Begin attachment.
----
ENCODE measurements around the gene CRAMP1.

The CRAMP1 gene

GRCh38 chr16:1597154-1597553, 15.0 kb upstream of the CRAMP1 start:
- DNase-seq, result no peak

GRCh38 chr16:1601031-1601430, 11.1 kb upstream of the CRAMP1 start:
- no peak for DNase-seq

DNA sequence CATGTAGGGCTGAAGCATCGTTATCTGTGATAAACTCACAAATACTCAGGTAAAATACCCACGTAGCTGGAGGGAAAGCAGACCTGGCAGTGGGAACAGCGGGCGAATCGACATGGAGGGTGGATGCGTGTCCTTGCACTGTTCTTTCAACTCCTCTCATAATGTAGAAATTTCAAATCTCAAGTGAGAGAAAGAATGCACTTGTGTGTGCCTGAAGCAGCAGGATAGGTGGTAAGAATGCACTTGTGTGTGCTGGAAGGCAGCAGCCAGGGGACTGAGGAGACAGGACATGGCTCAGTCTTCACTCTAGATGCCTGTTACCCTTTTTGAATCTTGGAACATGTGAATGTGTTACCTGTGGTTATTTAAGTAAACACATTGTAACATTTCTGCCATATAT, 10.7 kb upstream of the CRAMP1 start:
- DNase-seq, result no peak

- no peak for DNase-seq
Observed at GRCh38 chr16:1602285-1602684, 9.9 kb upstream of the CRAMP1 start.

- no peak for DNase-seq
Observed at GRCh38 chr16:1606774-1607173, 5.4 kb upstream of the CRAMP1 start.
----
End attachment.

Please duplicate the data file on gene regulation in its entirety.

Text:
ENCODE measurements around the gene CRAMP1.

The CRAMP1 gene

GRCh38 chr16:1597154-1597553, 15.0 kb upstream of the CRAMP1 start:
- DNase-seq, result no peak

GRCh38 chr16:1601031-1601430, 11.1 kb upstream of the CRAMP1 start:
- no peak for DNase-seq

DNA sequence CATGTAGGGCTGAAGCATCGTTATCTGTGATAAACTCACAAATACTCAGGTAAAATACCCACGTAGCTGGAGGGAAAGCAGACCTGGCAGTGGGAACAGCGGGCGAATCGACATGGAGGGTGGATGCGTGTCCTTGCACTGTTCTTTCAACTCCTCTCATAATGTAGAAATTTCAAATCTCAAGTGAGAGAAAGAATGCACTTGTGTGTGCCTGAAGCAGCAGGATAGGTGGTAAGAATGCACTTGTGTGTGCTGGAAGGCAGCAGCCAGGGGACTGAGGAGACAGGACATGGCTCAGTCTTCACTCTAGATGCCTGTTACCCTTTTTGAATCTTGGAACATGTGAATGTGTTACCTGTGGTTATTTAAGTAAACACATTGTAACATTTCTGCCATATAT, 10.7 kb upstream of the CRAMP1 start:
- DNase-seq, result no peak

- no peak for DNase-seq
Observed at GRCh38 chr16:1602285-1602684, 9.9 kb upstream of the CRAMP1 start.

- no peak for DNase-seq
Observed at GRCh38 chr16:1606774-1607173, 5.4 kb upstream of the CRAMP1 start.